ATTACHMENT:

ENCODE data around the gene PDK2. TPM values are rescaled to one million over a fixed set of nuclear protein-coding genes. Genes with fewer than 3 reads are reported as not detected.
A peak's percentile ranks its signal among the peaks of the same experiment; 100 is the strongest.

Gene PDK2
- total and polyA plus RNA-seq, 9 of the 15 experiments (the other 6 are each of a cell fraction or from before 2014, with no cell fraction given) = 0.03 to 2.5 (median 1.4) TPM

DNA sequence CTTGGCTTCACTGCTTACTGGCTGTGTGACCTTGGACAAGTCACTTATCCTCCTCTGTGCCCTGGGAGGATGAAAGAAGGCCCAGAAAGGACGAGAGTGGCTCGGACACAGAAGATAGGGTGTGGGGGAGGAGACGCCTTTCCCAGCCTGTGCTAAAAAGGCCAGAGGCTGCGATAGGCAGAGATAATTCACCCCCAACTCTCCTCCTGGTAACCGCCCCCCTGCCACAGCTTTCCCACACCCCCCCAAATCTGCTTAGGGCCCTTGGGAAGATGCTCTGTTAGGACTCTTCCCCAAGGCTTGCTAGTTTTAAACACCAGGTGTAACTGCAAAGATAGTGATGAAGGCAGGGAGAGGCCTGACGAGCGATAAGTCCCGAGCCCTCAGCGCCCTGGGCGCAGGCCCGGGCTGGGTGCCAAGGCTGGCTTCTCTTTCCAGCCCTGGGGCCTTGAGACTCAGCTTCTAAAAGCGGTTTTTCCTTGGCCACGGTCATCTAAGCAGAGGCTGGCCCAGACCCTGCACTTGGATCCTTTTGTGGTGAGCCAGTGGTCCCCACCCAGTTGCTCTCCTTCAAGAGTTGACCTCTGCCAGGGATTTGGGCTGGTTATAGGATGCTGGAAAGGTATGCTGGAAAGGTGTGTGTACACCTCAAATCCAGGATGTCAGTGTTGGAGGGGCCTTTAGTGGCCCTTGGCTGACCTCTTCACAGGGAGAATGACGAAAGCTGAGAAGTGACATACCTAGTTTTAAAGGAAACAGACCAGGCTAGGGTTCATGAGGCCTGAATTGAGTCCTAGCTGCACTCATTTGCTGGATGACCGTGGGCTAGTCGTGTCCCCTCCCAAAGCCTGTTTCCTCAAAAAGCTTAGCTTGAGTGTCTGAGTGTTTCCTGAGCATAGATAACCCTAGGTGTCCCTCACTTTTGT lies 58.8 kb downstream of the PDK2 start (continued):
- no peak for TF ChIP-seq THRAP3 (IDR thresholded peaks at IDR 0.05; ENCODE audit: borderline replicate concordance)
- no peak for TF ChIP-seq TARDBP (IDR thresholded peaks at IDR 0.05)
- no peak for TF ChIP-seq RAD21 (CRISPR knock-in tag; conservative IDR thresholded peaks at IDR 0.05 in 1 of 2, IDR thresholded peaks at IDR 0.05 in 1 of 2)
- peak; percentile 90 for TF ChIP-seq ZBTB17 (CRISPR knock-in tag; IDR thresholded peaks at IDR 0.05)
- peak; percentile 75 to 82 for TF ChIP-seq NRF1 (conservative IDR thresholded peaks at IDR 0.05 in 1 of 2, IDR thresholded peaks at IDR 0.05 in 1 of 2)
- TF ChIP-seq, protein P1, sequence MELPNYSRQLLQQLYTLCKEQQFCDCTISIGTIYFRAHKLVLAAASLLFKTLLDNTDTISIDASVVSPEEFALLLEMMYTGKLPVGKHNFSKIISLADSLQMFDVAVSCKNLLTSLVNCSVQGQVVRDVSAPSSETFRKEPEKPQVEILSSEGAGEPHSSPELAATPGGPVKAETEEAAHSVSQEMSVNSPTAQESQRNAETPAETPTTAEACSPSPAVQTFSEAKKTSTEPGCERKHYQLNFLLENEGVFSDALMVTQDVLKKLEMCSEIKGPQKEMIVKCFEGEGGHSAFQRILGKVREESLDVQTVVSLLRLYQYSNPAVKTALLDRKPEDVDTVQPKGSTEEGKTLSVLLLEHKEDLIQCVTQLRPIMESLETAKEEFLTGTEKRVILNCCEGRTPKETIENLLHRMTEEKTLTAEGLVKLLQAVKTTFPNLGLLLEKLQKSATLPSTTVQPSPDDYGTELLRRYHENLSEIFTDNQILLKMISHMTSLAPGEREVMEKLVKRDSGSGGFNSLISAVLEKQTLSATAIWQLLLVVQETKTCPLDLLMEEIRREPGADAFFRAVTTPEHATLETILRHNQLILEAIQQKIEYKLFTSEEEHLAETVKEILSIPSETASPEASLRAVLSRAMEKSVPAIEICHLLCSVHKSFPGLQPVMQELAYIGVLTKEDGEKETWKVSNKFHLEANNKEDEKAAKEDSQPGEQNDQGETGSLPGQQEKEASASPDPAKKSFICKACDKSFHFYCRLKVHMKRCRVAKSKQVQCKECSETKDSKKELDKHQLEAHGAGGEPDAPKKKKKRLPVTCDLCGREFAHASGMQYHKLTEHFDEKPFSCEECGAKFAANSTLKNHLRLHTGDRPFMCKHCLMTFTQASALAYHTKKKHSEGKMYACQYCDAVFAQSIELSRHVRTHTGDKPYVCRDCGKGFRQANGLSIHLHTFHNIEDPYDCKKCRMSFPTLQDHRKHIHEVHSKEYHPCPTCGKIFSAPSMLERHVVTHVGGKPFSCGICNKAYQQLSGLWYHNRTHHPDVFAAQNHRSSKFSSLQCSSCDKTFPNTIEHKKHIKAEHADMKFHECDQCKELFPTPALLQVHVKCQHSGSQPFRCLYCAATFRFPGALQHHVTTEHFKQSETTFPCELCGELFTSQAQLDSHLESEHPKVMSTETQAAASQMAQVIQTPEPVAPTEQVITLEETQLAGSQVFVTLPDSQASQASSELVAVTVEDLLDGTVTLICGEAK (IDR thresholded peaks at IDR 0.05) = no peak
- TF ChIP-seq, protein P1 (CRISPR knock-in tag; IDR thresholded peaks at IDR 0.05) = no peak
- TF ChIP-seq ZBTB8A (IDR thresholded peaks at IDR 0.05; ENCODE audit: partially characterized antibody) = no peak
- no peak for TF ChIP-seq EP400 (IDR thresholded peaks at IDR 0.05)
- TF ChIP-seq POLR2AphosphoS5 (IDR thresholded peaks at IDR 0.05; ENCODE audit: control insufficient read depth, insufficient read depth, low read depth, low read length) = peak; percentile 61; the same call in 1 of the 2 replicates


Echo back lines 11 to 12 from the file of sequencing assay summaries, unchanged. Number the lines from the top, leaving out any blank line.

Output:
- TF ChIP-seq, protein P1, sequence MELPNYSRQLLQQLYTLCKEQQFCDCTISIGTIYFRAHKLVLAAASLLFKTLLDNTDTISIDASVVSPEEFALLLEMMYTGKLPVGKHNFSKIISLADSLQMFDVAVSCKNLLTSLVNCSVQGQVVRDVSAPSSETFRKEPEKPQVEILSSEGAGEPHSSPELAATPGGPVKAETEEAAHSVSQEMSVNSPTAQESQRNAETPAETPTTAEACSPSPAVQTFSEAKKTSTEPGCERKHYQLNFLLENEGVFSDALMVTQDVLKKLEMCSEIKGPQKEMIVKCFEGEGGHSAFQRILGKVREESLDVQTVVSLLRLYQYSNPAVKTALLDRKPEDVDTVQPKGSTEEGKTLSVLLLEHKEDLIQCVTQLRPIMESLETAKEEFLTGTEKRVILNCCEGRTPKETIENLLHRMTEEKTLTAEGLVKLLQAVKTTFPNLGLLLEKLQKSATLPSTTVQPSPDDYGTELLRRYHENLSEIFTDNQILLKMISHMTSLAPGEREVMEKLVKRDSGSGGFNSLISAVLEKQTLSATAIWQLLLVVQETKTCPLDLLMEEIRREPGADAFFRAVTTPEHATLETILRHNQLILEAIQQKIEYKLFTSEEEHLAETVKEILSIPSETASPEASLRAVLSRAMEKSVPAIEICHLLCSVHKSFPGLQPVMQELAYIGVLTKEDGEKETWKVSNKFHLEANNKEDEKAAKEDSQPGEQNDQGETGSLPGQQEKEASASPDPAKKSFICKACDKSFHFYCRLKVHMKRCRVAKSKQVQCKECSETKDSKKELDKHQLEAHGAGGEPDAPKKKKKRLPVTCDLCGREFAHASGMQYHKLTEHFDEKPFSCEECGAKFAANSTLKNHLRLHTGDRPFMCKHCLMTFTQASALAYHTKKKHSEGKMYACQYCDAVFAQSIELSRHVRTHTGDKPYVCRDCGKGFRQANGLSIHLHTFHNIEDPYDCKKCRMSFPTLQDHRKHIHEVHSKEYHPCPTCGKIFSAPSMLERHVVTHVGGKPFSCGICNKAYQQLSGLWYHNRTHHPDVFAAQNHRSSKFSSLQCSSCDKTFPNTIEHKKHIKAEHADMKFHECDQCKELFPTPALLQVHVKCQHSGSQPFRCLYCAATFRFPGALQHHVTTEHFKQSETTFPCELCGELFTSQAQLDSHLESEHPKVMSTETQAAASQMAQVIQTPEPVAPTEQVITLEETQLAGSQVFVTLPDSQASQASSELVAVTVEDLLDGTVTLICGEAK (IDR thresholded peaks at IDR 0.05) = no peak
- TF ChIP-seq, protein P1 (CRISPR knock-in tag; IDR thresholded peaks at IDR 0.05) = no peak